JILAF, together with the Pakistan Workers’ Federation (PWF), jointly held an industrial relations and labour policy seminar in Islamabad on November 15–16. The seminar was attended by 44 PWF-affiliated trade unionists from across Pakistan, including PWF President Ajab Khan and PWF General Secretary Zahoor Awan. Discussions among the participants focused on clauses in labour legislation that should be revised in the four states of Balochistan, Khyber Pakhtunkhwa, Punjab, and Sindh, related issues, and specific measures to realize amendment demands.
At the opening of the seminar, PWF President Khan and General Secretary Awan, who is also a Regular Member of ILO Governing Body (Workers), expressed their gratitude for the continued cooperation from JILAF and the Japanese government. They noted that although there are differences among the states, it is the PWF’s role to correct any labour legislation that tends to be disadvantageous for workers in general. They also stressed the significance of learning from Japan’s experience and from JILAF and encouraged the participants to utilize what they learn in the seminar in their future activities.
JILAF Executive Director Takao Yasunaga also delivered an opening address in which he outlined the purpose of the seminar, which focused on the building of constructive industrial relations, and expressed the hope that it would contribute to social and economic development, employment stability, and the protection of workers’ rights in Pakistan.
In the first lecture, JILAF Executive Director Yasunaga gave an overview of efforts to realize constructive industrial relations and employment stability in Japan. Regarding the Japanese labour movement, he said, “Trade unions have opportunities to talk with the government and employers and have built constructive industrial relations at both the workplace and industrial levels. They are respected by the government and employers and have gained the empathy of trade union members and the public.”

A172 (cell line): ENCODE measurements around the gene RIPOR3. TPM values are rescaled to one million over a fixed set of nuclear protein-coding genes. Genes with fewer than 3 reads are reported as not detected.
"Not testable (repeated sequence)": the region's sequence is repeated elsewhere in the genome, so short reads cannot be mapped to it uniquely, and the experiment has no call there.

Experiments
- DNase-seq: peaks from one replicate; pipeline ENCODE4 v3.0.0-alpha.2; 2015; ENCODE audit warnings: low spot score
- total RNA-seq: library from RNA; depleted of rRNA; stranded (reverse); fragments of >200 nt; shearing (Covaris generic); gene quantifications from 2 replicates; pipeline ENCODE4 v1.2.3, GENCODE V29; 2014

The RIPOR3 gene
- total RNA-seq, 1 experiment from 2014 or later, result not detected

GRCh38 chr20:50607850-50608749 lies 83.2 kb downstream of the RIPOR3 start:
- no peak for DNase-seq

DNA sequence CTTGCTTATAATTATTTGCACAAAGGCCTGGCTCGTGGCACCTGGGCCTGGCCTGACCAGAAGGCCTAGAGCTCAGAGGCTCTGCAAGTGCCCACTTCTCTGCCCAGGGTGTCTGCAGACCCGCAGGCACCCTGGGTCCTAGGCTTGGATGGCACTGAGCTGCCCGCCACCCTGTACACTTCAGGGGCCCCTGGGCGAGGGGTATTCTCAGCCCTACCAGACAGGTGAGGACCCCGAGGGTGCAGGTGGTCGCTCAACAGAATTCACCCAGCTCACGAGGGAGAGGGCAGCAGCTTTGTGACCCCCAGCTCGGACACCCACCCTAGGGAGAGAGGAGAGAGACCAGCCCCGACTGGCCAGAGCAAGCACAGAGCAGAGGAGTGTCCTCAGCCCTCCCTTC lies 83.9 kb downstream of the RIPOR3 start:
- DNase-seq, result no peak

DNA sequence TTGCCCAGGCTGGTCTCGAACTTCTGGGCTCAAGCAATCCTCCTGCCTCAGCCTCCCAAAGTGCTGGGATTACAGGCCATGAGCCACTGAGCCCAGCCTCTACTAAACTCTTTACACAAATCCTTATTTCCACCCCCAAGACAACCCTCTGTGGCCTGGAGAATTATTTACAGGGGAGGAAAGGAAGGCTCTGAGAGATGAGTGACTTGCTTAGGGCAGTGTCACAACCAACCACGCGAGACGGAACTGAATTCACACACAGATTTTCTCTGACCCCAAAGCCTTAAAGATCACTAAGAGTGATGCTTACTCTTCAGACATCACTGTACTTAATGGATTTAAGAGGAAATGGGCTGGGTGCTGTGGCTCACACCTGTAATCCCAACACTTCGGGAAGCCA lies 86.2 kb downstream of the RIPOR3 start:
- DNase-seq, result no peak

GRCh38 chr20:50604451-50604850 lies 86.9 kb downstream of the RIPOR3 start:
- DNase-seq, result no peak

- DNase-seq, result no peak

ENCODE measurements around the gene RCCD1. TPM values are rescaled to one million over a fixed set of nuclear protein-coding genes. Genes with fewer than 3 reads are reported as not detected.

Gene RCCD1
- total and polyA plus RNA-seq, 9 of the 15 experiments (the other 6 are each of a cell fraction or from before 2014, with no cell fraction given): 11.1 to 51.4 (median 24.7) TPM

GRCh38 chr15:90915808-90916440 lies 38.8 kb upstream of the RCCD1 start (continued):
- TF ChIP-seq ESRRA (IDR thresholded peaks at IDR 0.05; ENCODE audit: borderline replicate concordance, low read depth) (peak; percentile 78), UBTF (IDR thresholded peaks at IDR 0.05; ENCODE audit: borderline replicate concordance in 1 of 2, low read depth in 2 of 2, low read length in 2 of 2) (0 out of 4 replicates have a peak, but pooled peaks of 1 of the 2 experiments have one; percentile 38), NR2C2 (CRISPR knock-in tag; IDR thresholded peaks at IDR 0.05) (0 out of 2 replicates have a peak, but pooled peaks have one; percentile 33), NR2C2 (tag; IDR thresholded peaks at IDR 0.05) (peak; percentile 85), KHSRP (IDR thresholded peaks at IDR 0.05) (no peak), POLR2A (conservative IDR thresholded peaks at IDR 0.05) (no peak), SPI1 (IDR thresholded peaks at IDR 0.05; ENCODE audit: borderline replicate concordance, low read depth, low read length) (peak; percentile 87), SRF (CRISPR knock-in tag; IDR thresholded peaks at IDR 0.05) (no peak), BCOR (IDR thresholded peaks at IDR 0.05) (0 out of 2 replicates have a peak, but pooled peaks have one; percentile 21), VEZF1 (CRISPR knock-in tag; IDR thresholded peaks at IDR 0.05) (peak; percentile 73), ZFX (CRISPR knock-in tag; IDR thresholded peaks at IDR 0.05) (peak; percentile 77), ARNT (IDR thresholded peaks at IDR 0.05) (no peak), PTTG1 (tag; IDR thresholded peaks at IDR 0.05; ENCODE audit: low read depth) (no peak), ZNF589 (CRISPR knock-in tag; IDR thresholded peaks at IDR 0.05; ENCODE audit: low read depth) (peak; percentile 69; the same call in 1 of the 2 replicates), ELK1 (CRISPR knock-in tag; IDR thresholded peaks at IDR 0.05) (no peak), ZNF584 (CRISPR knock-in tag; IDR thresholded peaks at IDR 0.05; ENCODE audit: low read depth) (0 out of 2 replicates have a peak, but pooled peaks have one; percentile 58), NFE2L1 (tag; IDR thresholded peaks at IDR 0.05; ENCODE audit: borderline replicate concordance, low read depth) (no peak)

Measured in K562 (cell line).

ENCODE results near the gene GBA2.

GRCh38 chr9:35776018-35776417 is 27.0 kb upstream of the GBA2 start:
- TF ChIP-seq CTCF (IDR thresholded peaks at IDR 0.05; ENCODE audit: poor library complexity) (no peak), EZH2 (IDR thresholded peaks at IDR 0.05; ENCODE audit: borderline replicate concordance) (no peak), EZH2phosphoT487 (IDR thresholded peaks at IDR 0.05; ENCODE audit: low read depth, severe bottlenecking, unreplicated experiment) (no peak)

On the afternoon of the first day and morning of the second day of the seminar, a PWF policy advisor reported the results of an analysis of labour legislation in the four states since devolution, on the basis of which the participants engaged in discussions and JILAF made comments. Among other issues, the participants commented on whether or not states had such clauses, compared levels, noted the lack of capacity among state assembly members and administrative officials, and described efforts to submit requests for the investigation of unconstitutionality to district courts.
In addition, the director of a PWF think tank, gave a lecture on action to realize the PWF’s policy and system demands, proposing timely and speedy efforts to gain sympathy and the lobbying of politicians (including, depending on the case, the importance of involving the ILO).
At the closing ceremony, a representative of the participants declared that they would take what had been learned through the seminar back to their workplaces and repeatedly discuss the issues. PWF President Khan then gave a wrap-up comment, and JILAF Executive Director Yasunaga ended the seminar by pointing out that since there is a danger that wages, other working conditions, and standards could be lowered, it is necessary to make efforts to raise them. While stressing the importance of not neglecting faults in local laws, regarding constructive industrial relations in Japan, he also cited the example of a leading automobile company that realized a switch from the textile industry to the automobile industry, followed by technological development and productivity improvement, thanks to cooperation between labour and management. In order to beat global competition, he concluded, it is essential for labour and management to make efforts in the same direction.
|11/15||Tue||Seminar day 1|
|11/16||Wed||Seminar day 2|